ArcherPoint Dynamics NAV Developer Digest – vol 75
As they run into issues and questions, find the answers, and make new discoveries, they post them companywide on Yammer for everyone’s benefit. We in Marketing watch these interactions and never cease to be amazed by the creativity, dedication, and brainpower we’re so fortunate to have in this group—so we thought, wouldn’t it be great to share them with the rest of the Microsoft Dynamics NAV Community? So, the ArcherPoint Microsoft Dynamics NAV Developer Digest was born. Each week, we present a collection of thoughts and findings from the ArcherPoint staff. We hope these insights will benefit you, too.
Alan Campbell on project uncertainty:
The value of three point estimation: Some project managers are reluctant to give a three point estimate because they do not have enough information to provide the optimistic and pessimistic figures. If they provided a pessimistic figure based upon a lack of information, then they would need to make the figure huge, which they think would scare away the customer.
I find this position ironic, because those individuals holding this view precisely state why you should use a three point estimate in the first place: because of uncertainty. If you knew all things about the work to be performed and there was no uncertainty, then your optimistic, pessimistic and most-likely figure would be the same figure. Framing your estimates around future scenarios and different probabilities adds value to conversations with customers about what might happen in the future due to uncertainties. Conversations about alternate scenarios sets expectations that the future of the project is full of uncertainty. Uncertainty in projects is a fact.
It does not matter if you are at the start or the end of the project, project managers should state their estimates in three point form, based upon what they know or do not know about the work to be performed. If they have great uncertainty, then their pessimistic figure should be higher than normal.
Three point estimation is the input to Monte Carlo analysis, which provides many output estimates, each with an associated probability. When talking to a customer, project managers can reference a Monte Carlo estimate and the associated probability.
If you give a customer only the most-likely figure, as derived from historical averages, then you have 50/50 odds that your actuals will be above or below the project budget.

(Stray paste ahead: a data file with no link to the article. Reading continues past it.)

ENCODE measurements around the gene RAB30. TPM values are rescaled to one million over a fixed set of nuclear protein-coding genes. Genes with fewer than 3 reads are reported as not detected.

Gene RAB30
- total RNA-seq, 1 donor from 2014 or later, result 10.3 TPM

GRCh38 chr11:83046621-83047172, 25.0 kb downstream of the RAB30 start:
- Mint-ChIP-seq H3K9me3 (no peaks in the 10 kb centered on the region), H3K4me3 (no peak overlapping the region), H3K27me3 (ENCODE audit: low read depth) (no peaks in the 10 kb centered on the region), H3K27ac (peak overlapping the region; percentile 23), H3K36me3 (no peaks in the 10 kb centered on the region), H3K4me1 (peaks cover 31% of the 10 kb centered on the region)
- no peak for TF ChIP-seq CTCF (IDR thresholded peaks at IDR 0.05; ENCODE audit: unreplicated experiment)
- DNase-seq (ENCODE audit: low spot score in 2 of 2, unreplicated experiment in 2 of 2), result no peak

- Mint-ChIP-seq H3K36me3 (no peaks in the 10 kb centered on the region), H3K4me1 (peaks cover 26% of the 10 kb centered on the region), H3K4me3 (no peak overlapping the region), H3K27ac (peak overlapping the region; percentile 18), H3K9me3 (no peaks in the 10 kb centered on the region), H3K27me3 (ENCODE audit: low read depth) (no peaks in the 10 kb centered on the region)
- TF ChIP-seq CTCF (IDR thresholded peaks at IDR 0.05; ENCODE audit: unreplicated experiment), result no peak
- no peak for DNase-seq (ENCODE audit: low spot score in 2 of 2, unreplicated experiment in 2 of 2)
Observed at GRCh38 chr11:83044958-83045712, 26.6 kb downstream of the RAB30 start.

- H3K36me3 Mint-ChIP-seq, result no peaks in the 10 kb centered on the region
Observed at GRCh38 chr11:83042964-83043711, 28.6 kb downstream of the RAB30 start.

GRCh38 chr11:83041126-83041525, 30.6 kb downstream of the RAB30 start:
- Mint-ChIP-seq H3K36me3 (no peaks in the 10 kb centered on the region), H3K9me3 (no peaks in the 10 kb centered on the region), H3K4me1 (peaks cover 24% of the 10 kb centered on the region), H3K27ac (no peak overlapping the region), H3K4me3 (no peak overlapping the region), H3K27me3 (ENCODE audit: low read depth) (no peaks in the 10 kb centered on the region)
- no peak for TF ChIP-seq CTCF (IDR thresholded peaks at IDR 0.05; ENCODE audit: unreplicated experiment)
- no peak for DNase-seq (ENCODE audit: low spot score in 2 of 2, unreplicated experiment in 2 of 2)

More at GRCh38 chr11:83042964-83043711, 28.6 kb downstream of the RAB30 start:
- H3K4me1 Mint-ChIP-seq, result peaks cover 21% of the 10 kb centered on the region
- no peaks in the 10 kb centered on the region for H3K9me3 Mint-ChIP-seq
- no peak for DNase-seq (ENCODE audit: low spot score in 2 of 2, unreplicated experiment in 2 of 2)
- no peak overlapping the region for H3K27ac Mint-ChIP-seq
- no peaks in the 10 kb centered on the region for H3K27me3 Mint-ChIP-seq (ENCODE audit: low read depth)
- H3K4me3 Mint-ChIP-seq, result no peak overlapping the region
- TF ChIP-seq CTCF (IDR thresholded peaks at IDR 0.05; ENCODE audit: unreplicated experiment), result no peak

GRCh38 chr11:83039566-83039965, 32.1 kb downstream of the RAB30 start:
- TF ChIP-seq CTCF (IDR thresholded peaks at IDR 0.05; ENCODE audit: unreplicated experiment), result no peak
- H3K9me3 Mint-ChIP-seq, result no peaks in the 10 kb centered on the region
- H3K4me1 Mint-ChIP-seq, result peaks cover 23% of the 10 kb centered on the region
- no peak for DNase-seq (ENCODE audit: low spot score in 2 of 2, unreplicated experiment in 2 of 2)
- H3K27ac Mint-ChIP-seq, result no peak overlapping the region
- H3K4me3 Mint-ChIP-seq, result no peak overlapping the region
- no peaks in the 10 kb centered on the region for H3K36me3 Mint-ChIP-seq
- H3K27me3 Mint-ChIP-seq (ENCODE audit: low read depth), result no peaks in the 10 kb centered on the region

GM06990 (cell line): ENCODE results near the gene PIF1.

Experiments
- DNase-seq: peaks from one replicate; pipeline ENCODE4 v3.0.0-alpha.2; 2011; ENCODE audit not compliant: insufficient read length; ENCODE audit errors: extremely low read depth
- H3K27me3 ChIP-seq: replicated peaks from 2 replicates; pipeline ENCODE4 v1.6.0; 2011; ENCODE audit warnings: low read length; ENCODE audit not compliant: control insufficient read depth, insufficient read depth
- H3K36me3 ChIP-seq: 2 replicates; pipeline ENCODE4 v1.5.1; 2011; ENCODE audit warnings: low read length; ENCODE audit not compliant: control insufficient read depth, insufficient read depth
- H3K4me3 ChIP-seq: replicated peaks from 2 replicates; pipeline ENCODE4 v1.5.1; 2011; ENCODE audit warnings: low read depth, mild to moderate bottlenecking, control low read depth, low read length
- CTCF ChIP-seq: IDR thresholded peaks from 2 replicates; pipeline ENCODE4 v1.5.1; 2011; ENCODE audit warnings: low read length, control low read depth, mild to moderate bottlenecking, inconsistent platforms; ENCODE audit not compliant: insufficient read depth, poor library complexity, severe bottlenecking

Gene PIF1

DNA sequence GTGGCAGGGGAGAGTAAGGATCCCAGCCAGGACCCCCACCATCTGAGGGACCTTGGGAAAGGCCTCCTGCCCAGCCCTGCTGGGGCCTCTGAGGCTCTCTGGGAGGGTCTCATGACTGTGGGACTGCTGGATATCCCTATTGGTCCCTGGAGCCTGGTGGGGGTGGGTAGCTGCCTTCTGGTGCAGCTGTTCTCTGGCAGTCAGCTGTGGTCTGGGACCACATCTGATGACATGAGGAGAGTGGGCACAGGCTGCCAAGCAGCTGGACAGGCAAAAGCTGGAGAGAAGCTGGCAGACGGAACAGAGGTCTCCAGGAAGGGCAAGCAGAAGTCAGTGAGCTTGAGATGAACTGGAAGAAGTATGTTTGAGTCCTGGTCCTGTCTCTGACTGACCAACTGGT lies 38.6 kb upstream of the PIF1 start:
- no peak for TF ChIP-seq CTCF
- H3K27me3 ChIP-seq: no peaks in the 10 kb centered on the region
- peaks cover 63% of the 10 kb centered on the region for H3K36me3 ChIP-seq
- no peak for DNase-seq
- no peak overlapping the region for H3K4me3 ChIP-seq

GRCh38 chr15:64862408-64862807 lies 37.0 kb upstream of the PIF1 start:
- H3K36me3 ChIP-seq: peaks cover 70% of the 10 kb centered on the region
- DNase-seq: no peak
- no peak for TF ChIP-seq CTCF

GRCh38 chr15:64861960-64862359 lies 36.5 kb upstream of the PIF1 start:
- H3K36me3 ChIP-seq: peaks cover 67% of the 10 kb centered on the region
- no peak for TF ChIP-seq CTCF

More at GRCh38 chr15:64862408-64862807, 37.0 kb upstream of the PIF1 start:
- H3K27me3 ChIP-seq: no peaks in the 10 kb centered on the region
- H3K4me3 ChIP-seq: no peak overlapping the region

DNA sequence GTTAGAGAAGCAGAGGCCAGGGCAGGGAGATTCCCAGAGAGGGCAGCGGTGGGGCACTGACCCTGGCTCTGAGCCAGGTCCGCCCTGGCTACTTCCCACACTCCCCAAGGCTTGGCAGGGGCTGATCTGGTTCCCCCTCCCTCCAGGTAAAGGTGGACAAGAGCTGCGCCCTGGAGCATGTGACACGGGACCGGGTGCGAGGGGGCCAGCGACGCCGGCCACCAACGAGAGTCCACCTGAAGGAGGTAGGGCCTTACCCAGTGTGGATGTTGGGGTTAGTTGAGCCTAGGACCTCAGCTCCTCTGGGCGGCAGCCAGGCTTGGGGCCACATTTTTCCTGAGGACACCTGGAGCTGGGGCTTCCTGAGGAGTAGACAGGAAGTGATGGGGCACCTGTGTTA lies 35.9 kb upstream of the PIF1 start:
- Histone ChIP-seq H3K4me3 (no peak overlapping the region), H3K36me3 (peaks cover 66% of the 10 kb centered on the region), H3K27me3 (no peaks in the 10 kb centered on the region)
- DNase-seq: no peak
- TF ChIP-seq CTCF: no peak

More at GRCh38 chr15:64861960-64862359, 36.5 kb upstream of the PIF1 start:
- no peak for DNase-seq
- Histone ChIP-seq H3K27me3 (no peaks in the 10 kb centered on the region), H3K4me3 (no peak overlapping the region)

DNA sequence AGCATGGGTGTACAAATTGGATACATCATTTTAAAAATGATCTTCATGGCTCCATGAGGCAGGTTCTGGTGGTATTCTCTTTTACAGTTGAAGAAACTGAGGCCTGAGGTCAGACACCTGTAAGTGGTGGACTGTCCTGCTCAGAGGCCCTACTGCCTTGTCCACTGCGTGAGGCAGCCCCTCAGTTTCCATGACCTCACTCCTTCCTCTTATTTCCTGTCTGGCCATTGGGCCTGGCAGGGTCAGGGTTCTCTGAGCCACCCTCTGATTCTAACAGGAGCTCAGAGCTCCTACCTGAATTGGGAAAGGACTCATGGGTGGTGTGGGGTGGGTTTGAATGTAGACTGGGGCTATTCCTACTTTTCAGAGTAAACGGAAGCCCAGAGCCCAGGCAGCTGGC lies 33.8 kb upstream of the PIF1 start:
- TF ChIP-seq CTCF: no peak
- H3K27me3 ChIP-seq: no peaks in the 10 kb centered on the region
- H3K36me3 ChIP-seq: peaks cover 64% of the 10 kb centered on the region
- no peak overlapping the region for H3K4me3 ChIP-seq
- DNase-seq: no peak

In summary, project managers should always state their estimates in three point form, regardless of how much uncertainty resides in the work at hand. The customer will thank you for it in the end.
Just a follow-up on this post: It is important to understand that NOT all Monte Carlo estimates derived from three point estimation have the same probability. The attached histogram that is derived from a Monte Carlo analysis portrays this concept. Left to right shows the confidence factor, of which we provide to the customer the 95% confidence factor figure as the suggest funding amount for a project. The up and down arrow shows the probability of occurrence. The higher the column the greater the probability of occurrence. This histogram shows that the figure at the 95% column has a significantly lower probability of occurrence than the mean. This is an important distinction to make with the customer. The figure near the middle has a higher probability of occurrence, and is the figure project managers should manage the project to.
Figure 1 – Monte Carlo analysis of a project’s confidence factor.
Dara Daly shared a few pointers on naming companies and products:
Starting a business or new product line? How do you name it? What factors should you consider? What about your website domain URL? There is more to branding that one might think. These resources offer excellent guidance.
Suzanne Scanlan shared five great times to ask your customers for referrals:
Above all else, word of mouth continues to be the most effective advertising. Here are five great times to ask customers for referrals:
1. When they sign and are excited about working with you
2. Right after they give you a Net Promoter Score of nine or above
3. Just after they launch your program or implement your service, as they’re looking forward to seeing results
4. When you learn that they got amazing results from your product or service
5. When they say nice things about you
If you are interested in NAV development, check out our collection of NAV Development Blogs.
For step-by-step instructions on how to perform specific tasks in Microsoft Dynamics NAV, see our collection of How-To blogs.
If you found this post useful, you might also be interested to read through our archive of the Dynamics NAV Developer Digest.